Fun Activities To Boost Reading Skills, Literacy, and Development: Age 11

Learning to read isn’t simply about reading books. For a child to fully grasp and absorb all facets of learning – reading included – it is vital to develop their ever-growing, sponge-like brains using a vast array of activities, tasks, and games, designed to help their grey matter work more efficiently, and, therefore, more effectively. In short, boosting their overall development, is the quickest way to boost reading skills. So, in today’s article we’re going to furnish you with five fun activities you and your eleven-year-old can do together to get their highly-receptive neurons firing on all cylinders. 

Five Activities To Boost Reading Skills and Development in Eleven-Year-Olds

By the time your child reaches their final year at primary school, they will be reading 100% independently, in addition to reading for a range of learning purposes. However, this doesn’t mean that learning at home should take a back seat; in fact, it should be encouraged – particularly through games and activities as this is the most fun way to learn! At the end of day, all children love playing games and having fun, and it really is one of the best ways to learn and further their development. However, at the age of eleven it’s likely they’ll have many other commitments, so allow them a large degree of freedom to choose what to play and when.

#1 – Writing Games and Ideas

Writing about what they’ve read will help to boost both reading and writing skills. Encourage your child to keep a book diary or even a book blog. Many children love to keep journals of activities they’ve done, books they’ve read, and their thoughts on what is happening in their life, so encourage this when and wherever you can. Once they’re confident writers, they’ll have the desire to write more and more, so ask them to help you make shopping lists, plan a holiday schedule, write party invitations etc. 

#2 – Reading Together

It’s a common misconception than when your child is able to read independently there is no need to continue reading to them when quite the opposite is actually true. Many children aged eleven still love being read to, so carry on doing it! Reading to them is one of the best ways to improve their listening skills, in addition to expanding their vocabulary – particularly if you select books a year or two above their learning age. Don’t forget to ask them to read to you though! This will enhance their expression and fluency, which are two key components of learning to read. Furthermore, encouraging your child to keep a book diary will help them to remember which books they’d like and disliked – and why. This is an effective way to further develop their reasoning and analytical skills.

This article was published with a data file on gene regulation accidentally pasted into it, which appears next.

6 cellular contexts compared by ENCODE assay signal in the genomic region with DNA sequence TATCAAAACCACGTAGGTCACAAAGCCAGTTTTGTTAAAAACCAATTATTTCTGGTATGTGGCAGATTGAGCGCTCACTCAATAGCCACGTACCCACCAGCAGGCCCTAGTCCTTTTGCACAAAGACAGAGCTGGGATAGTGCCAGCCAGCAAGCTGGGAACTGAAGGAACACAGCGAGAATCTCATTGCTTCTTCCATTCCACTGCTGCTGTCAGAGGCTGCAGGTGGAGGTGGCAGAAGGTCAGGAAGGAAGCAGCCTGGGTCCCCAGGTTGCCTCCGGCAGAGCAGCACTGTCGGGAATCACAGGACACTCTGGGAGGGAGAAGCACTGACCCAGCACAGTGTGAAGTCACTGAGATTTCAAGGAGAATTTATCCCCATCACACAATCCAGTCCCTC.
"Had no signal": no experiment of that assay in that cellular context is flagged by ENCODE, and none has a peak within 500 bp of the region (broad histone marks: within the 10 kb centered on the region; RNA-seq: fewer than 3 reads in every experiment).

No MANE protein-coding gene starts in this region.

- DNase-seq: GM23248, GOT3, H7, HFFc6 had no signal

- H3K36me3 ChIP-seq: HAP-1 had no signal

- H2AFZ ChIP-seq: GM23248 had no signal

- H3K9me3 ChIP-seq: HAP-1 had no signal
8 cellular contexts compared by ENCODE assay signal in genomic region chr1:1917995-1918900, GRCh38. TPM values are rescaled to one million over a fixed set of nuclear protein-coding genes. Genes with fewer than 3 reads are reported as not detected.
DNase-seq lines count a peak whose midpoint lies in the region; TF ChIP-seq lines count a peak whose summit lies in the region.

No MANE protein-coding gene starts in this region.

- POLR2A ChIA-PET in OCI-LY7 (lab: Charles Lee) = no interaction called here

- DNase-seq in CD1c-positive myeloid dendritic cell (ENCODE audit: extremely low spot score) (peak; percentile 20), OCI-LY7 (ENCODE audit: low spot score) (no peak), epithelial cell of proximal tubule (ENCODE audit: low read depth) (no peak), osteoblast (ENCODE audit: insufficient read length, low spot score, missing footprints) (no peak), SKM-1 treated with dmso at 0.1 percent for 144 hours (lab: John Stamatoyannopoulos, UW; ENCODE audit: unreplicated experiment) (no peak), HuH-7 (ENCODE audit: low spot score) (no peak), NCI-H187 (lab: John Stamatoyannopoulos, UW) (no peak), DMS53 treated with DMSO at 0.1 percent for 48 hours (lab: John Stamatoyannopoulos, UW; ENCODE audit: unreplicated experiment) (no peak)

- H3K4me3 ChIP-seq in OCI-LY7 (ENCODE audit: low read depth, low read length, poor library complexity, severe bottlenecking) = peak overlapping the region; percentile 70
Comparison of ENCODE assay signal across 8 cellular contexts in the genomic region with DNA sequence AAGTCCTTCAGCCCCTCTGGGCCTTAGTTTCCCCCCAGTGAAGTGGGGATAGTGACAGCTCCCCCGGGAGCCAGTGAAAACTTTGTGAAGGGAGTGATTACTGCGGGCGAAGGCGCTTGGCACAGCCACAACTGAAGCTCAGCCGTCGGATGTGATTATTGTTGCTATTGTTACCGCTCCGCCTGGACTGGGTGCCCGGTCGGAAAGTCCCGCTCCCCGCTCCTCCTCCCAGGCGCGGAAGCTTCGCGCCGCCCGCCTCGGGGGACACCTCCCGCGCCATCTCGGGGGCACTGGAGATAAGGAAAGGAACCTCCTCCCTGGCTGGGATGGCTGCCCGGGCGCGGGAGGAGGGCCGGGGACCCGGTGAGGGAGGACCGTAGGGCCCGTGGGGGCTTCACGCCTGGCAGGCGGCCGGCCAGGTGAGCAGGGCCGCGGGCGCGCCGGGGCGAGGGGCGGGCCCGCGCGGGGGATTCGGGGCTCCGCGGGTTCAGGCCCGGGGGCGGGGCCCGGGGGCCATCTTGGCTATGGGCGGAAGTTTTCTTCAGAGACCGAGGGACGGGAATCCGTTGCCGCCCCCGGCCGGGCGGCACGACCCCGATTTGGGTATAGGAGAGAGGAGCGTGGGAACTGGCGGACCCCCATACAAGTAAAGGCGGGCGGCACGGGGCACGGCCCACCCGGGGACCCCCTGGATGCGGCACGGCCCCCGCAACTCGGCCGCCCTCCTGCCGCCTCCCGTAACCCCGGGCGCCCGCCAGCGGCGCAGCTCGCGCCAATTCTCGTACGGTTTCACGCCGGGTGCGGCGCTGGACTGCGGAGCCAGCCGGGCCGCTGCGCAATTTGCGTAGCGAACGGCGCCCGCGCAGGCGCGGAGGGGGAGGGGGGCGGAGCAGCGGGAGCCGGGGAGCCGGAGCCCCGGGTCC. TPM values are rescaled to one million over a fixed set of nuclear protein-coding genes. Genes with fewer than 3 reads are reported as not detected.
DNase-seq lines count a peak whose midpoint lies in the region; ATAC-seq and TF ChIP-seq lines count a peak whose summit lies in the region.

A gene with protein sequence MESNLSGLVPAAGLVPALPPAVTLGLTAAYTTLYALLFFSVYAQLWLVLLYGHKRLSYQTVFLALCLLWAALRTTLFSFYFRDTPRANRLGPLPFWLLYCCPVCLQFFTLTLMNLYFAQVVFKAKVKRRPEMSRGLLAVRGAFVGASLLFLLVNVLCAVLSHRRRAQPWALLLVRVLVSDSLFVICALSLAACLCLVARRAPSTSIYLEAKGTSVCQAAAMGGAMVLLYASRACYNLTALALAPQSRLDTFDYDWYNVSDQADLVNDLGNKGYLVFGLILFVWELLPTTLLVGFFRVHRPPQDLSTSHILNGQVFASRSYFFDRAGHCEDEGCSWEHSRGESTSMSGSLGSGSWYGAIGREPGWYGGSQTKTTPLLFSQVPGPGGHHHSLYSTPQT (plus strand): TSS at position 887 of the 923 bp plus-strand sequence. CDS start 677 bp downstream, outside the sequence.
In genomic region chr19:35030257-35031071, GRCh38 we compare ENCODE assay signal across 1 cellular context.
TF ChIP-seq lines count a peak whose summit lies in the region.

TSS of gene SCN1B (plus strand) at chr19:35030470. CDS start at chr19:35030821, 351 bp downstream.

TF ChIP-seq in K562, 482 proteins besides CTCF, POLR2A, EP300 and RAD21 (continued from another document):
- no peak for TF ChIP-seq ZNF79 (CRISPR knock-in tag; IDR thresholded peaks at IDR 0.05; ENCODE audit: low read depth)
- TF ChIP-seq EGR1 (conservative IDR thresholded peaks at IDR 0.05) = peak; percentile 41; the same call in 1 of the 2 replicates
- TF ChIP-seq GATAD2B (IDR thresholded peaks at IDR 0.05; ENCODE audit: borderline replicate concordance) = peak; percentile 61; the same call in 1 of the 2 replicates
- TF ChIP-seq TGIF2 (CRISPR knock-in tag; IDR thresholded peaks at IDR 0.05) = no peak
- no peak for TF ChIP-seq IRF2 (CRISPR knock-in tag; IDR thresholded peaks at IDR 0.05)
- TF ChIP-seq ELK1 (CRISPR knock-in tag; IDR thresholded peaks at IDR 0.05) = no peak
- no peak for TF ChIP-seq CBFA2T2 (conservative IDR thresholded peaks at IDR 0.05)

#3 – Technology Games

Although screen time should be limited, the use of technology shouldn’t be viewed in the same manner. Using technology is part and parcel of today’s world; therefore, it’s important to verse your child in how to use technology not only for educational purposes but also how it can help them in life. Karaoke is a game that many children and adults love to play as it involves performing and singing, so if your child has a proclivity for performing arts, karaoke is certainly a good choice as it combines on-screen reading with performance. If your child owns a tablet or has regular access to one, download ebooks, quizzes, puzzle solving games and the like, as this will help them to further their development and learning whilst having fun at the same time. Games consoles are often frowned upon, but provided time restrictions are put in place, there’s no reason why your child can’t enjoy an hour or two per week playing them. 

#4 – Board Games

We all know how much fun board games can be, but they’re also really educational too, meaning they’re a fantastic tool for furthering your child’s development. Try to play games that revolve around definitions and budding definitions to encourage your child’s interest in the origin and meaning of words – the game Call My Bluff is an excellent example of this.  Furthermore, games such as Taboo help to promote fluency, expression, and lateral thinking, and Scrabble helps to expand vocabulary, learn new words, and puzzle solve. 

#5 – Word Games

Words (and numbers) are all around us no matter where we are or what we’re doing; therefore, word games should be encourage through all stages of your child’s learning and development. By age the of eleven, your child’s reading and writing ability will be developing rapidly, so why not encourage them to create word searches and crosswords for you and other family members to have a go at? This is not only a fun exercise for both your child and you, it will also boost their dictionary skills and broaden their vocabulary. Using anagrams to create words is also a fantastic activity that involves a wide range of skills. Choose longs words and ask your child to make as many words as they can from it. Apparently over 1950 words can be made from the word ‘Constantinople’ – don’t expect them to get them all though!